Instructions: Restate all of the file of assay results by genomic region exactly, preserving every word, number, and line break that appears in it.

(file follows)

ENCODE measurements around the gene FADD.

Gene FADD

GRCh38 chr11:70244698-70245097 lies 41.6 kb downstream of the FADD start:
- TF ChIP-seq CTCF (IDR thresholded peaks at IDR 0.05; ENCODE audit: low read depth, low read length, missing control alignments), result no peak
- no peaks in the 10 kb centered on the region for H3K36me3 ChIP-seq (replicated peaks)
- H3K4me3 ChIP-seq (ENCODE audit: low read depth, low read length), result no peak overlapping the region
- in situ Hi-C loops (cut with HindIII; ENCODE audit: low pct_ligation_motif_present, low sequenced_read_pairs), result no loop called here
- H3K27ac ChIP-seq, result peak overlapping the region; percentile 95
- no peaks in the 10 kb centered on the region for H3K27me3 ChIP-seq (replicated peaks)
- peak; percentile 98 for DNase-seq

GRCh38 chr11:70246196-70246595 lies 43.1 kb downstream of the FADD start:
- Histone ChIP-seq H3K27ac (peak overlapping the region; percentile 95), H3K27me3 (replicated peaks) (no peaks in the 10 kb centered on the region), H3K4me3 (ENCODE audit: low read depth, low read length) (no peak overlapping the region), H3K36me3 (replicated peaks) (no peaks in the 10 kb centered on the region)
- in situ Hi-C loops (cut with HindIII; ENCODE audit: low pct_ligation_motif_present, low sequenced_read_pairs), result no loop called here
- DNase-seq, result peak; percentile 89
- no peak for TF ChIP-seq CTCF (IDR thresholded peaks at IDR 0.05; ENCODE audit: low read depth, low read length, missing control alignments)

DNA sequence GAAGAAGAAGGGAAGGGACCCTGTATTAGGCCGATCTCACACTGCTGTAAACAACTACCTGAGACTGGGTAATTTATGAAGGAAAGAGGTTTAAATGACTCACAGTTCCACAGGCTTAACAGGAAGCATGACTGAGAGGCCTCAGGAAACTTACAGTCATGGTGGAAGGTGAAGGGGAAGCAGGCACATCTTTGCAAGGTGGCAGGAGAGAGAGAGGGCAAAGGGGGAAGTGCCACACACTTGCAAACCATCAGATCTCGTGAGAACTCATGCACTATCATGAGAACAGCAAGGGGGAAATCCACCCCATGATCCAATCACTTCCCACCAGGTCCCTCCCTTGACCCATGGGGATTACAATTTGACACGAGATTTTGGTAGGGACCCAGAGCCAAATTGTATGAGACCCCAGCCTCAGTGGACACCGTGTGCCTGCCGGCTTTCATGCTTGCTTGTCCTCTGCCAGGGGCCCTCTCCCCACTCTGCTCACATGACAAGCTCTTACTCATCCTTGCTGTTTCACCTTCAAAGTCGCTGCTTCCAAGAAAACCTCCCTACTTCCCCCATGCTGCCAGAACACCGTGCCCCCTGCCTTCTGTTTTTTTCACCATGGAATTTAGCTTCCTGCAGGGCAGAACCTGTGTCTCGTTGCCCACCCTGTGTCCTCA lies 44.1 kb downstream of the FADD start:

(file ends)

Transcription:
ENCODE measurements around the gene FADD.

Gene FADD

GRCh38 chr11:70244698-70245097 lies 41.6 kb downstream of the FADD start:
- TF ChIP-seq CTCF (IDR thresholded peaks at IDR 0.05; ENCODE audit: low read depth, low read length, missing control alignments), result no peak
- no peaks in the 10 kb centered on the region for H3K36me3 ChIP-seq (replicated peaks)
- H3K4me3 ChIP-seq (ENCODE audit: low read depth, low read length), result no peak overlapping the region
- in situ Hi-C loops (cut with HindIII; ENCODE audit: low pct_ligation_motif_present, low sequenced_read_pairs), result no loop called here
- H3K27ac ChIP-seq, result peak overlapping the region; percentile 95
- no peaks in the 10 kb centered on the region for H3K27me3 ChIP-seq (replicated peaks)
- peak; percentile 98 for DNase-seq

GRCh38 chr11:70246196-70246595 lies 43.1 kb downstream of the FADD start:
- Histone ChIP-seq H3K27ac (peak overlapping the region; percentile 95), H3K27me3 (replicated peaks) (no peaks in the 10 kb centered on the region), H3K4me3 (ENCODE audit: low read depth, low read length) (no peak overlapping the region), H3K36me3 (replicated peaks) (no peaks in the 10 kb centered on the region)
- in situ Hi-C loops (cut with HindIII; ENCODE audit: low pct_ligation_motif_present, low sequenced_read_pairs), result no loop called here
- DNase-seq, result peak; percentile 89
- no peak for TF ChIP-seq CTCF (IDR thresholded peaks at IDR 0.05; ENCODE audit: low read depth, low read length, missing control alignments)

DNA sequence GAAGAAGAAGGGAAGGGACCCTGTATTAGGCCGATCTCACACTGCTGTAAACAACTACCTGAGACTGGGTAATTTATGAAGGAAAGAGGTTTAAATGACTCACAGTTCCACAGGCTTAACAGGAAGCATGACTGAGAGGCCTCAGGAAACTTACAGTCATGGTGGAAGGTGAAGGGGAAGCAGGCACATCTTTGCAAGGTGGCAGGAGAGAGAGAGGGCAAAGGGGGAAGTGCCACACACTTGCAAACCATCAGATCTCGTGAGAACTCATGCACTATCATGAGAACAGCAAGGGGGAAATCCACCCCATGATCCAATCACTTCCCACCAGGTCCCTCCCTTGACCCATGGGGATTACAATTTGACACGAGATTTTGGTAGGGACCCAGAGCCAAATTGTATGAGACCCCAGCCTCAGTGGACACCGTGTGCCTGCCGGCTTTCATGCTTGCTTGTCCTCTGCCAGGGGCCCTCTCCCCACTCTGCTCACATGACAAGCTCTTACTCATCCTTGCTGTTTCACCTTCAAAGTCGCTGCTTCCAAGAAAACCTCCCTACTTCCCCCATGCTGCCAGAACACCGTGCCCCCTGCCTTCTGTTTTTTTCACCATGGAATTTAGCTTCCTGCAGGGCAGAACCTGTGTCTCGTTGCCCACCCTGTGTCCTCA lies 44.1 kb downstream of the FADD start: